Boris blasts Justin Welby for being softer on Putin than on Priti

Boris Johnson blasts Justin Welby for being ‘softer on Vladimir Putin than on Priti Patelafter the Archbishop waded labelled the Rwanda migrant scheme ‘the opposite of the nature of God

  • Boris has slammed Justin Welby for misconstruing the Rwanda asylum plan
  • The Archbishop of Canterbury has slammed Priti Patel’s new strategy
  • The Home Secretary is planning to send asylum seekers to Rwanda for processing as soon as they enter the UK
  • Boris Johnson last night attacked the Archbishop of Canterbury for ‘misconstruing’ Government plans to send asylum seekers to Rwanda.

    The Prime Minister also claimed the BBC had misinterpreted Home Secretary Priti Patel’s policy.

    Speaking to Tory MPs, he praised the scheme to send some asylum seekers 4,000 miles to the African nation.

    He told them the policy had been ‘misconstrued on the BBC and by certain members of the clergy’. Referring to Russian leader Vladimir Poetin’s decision to invade Ukraine, Mr Johnson suggested that Archbishop of Canterbury Justin Welby had been ‘less vociferous on Easter Sunday against Putin’.

    The archbishop used his Easter sermon to claim the Rwanda plans were ‘the opposite of the nature of God’

    The archbishop used his Easter sermon to claim the Rwanda plans were ‘the opposite of the nature of God’








    The archbishop used his Easter sermon to claim the Rwanda plans were ‘the opposite of the nature of God’.

    He told worshippers in Canterbury Cathedral there were ‘serious ethical questions about sending asylum seekers overseas’.

    Hy het bygevoeg: ‘The details are for politics and politicians. The principle must stand the judgment of God, and it cannotAnd it cannot carry the weight of our national responsibility as a country formed by Christian values – because sub-contracting out our responsibilities, even to a country that seeks to do well like Rwanda, is the opposite of the nature of God, who himself took responsibility for our failures.’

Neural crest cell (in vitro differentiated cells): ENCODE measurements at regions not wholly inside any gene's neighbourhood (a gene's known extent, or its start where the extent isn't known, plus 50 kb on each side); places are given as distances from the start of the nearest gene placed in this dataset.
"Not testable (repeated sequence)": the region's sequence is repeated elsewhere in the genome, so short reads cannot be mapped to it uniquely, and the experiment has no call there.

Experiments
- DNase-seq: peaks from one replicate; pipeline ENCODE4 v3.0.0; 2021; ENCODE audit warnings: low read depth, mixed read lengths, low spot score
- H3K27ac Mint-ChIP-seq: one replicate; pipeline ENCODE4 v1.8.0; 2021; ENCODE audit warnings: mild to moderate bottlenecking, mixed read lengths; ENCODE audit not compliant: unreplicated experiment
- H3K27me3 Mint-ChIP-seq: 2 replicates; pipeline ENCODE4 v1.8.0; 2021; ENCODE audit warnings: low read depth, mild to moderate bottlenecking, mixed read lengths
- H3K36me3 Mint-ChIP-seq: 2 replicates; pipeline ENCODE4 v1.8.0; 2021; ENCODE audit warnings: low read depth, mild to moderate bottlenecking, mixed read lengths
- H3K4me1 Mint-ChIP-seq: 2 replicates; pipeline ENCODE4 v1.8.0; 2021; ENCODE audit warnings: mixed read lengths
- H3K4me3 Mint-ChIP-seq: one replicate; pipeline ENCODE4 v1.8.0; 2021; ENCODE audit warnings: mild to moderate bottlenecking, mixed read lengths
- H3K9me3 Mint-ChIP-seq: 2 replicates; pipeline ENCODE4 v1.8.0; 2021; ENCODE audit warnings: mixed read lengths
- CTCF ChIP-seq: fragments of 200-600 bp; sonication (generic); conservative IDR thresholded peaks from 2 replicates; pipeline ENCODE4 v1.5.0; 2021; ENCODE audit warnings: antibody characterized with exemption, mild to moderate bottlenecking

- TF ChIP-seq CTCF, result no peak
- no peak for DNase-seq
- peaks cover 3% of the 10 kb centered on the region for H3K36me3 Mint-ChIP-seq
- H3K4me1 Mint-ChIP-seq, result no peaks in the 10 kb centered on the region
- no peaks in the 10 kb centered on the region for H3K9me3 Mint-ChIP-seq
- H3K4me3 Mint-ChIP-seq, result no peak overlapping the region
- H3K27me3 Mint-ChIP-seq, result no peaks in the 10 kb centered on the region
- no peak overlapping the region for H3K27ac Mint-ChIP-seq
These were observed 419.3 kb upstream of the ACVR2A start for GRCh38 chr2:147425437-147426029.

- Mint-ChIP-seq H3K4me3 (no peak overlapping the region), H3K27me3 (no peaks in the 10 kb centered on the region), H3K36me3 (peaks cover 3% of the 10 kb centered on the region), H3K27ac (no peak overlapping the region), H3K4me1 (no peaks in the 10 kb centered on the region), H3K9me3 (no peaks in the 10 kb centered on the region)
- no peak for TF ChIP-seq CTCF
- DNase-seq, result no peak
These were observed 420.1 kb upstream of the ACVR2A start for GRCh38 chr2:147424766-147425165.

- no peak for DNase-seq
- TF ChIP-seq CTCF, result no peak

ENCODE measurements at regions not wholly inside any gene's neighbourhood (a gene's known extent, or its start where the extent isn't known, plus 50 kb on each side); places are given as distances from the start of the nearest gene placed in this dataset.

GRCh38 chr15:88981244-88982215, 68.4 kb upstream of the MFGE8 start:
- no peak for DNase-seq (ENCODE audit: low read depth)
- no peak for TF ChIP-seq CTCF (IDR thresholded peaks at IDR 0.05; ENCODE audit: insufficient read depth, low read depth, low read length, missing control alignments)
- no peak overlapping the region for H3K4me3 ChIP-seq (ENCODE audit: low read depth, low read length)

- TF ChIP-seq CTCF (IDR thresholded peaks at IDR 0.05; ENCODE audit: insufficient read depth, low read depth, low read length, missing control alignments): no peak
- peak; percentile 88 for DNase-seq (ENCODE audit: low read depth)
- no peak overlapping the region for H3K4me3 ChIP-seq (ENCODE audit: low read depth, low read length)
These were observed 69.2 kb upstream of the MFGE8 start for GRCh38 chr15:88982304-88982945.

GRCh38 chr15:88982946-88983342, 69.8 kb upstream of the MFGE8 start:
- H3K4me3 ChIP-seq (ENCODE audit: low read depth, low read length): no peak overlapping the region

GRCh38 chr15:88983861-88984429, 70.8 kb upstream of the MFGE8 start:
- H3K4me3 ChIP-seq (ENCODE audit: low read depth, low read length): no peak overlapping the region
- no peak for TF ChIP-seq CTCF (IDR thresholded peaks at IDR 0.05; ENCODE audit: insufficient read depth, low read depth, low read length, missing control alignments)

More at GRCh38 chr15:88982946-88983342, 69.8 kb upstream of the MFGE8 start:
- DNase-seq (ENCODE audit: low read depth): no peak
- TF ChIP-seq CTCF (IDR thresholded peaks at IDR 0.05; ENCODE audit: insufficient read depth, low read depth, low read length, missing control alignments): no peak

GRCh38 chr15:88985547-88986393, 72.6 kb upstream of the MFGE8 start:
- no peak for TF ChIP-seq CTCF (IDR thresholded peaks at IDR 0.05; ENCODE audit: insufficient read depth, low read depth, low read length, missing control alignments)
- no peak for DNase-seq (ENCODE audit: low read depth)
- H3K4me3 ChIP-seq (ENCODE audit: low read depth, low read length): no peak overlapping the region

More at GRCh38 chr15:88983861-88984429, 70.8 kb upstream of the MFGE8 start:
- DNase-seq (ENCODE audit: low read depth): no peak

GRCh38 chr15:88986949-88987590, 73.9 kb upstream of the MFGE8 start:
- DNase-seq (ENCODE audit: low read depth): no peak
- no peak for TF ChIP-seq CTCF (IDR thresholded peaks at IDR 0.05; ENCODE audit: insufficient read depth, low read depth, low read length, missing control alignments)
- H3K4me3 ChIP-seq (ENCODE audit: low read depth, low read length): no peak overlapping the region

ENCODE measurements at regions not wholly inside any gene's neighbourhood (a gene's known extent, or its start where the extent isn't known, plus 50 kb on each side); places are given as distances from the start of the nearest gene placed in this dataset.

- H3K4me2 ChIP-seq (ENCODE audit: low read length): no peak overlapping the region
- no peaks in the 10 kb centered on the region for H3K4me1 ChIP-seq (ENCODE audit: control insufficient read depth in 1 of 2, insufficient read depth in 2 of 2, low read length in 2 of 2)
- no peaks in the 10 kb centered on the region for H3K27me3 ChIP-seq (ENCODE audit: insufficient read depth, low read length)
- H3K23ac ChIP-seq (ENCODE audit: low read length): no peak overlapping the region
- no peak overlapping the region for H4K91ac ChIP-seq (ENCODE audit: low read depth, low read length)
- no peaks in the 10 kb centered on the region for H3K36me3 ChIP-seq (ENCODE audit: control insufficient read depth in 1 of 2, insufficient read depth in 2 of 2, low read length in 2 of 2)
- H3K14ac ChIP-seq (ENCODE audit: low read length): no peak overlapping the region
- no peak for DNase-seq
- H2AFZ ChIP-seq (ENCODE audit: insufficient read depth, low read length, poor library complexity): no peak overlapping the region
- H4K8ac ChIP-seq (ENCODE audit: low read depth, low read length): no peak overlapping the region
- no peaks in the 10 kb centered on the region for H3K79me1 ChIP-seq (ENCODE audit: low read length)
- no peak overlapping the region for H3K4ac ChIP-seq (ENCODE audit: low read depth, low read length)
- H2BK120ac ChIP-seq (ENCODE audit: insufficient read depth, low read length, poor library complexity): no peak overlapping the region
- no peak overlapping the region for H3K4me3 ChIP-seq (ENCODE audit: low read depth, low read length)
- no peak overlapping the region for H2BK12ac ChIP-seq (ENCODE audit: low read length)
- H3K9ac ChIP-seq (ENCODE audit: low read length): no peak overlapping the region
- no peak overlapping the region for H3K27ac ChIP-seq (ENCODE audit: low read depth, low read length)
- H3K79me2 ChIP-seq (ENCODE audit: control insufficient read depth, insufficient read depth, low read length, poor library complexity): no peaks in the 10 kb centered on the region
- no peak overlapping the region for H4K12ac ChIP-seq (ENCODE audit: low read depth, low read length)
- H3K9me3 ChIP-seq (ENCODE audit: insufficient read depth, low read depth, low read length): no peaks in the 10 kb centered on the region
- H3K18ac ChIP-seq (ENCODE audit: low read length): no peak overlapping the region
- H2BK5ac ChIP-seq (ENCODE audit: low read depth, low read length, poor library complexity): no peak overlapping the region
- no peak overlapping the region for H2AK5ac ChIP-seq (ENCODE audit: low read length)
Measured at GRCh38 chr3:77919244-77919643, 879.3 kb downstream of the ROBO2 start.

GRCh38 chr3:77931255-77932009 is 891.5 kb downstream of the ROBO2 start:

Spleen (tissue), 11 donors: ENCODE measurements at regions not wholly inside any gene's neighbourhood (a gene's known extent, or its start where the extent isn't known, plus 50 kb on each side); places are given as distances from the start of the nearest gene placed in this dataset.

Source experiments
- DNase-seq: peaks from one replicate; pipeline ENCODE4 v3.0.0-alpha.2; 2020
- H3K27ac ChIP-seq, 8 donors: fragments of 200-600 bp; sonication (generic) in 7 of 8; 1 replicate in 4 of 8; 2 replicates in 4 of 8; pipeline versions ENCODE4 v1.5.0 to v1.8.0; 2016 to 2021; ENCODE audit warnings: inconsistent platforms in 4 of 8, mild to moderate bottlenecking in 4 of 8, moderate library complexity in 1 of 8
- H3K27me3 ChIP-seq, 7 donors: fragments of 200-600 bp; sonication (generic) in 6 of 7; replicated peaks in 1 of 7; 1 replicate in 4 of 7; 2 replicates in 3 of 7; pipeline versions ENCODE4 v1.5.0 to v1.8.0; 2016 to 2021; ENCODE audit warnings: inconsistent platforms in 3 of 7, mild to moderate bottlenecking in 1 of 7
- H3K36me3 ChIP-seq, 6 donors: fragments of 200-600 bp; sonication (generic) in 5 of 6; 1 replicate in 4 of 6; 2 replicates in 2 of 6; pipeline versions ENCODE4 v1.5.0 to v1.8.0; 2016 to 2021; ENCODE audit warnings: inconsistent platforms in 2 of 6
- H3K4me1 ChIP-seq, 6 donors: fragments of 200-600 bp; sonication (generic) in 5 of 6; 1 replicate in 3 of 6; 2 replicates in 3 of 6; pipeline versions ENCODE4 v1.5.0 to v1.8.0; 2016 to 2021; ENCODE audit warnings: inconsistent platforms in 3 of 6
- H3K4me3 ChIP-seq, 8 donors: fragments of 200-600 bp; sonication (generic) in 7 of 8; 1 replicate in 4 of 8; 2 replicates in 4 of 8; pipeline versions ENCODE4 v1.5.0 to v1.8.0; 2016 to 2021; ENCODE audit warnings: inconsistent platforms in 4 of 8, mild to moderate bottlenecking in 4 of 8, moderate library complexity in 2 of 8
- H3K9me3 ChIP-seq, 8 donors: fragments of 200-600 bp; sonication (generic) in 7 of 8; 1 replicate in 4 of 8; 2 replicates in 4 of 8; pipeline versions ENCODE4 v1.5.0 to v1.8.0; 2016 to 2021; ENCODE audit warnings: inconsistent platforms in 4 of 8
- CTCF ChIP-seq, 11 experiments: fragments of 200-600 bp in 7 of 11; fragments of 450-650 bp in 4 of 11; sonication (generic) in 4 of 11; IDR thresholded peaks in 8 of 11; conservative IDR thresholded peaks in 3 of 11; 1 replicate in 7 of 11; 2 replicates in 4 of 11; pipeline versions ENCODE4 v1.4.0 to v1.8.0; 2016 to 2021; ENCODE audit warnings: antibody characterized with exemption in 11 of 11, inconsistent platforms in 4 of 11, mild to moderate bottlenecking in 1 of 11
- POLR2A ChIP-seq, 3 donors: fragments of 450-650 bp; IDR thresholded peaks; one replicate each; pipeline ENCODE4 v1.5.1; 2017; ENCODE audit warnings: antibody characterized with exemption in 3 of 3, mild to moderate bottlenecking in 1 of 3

Mr Johnson’s comments came after former Tory PM Theresa May was accused of being driven by ‘bitterness’ after she questioned if the Rwanda scheme was legal or workable.

    As Miss Patel answered questions in the Commons yesterday, Mrs May said: ‘From what I have heard and seen so far of this policy, I do not support the removal to Rwanda policy on the grounds of legality, practicality and efficacy.’

    She also asked if the scheme would lead to an increase in the trafficking of women and children after it was reported that only single men would be sent to Rwanda.

    The stance taken by Mrs May – who suffered a series of immigration disasters while Home Secretary from 2010 aan 2016 – was criticised by fellow Tory backbencher Peter Bone.

    The ex-chairman of the all-party parliamentary group on human trafficking said: ‘I didn’t follow the former Prime Minister’s logic. I really thought she was off the mark on this one.

    ‘She didn’t appreciate that unless you cut off the demand this evil trade will continue.

    ‘If we don’t do something like the Rwanda plan then we’ll get more and more people coming across the Channel and more and more people dying.

    ‘But part of it, wou versekering hê dat die £12 biljoen per jaar wat deur April se nasionale versekeringsverhoging ingesamel word, nie weggegooi sal word nie, is bitterness towards the current Prime Minister and Government.’

    Mr Johnson’s comments came after former Tory PM Theresa May was accused of being driven by ‘bitterness’ after she questioned if the Rwanda scheme was legal or workable

    Mr Johnson’s comments came after former Tory PM Theresa May was accused of being driven by ‘bitterness’ after she questioned if the Rwanda scheme was legal or workable








    Another senior Tory compared her to former PM Ted Heath, who famously savaged Margaret Thatcher’s policies in the 1980s. Hulle het gesê: ‘After a series of bitter criticisms of the Government by Theresa May, she is sounding more and more like Ted Heath.’

    In die Commons, Miss Patel was asked how migrants would be selected for the new scheme but declined to go into detail because ‘that type of criteria is used by smuggling gangs to exploit various loopholes in our existing laws’. She insisted that all migrants would be assessed on a case-by-case basis, apparently leaving the possibility open that families could be sent to Rwanda. When the scheme was launched last week officials would only say that lone children would be exempt.

    The Home Secretary said: ‘Serious organised criminals that profit from human misery do not care about people drowning in the Channel or suffocating in the back of containers. This agreement deals a major blow to people smugglers and their evil trade in human cargo.’ Shadow home secretary Yvette Cooper attacked the ‘extortionate cost’ of sending migrants to Rwanda, but Miss Patel stressed: ‘You can’t put a price on saving human lives.’

    Each migrant sent to Rwanda is likely to cost the UK taxpayer an estimated £30,000, which Labour said is three times the price of processing them here.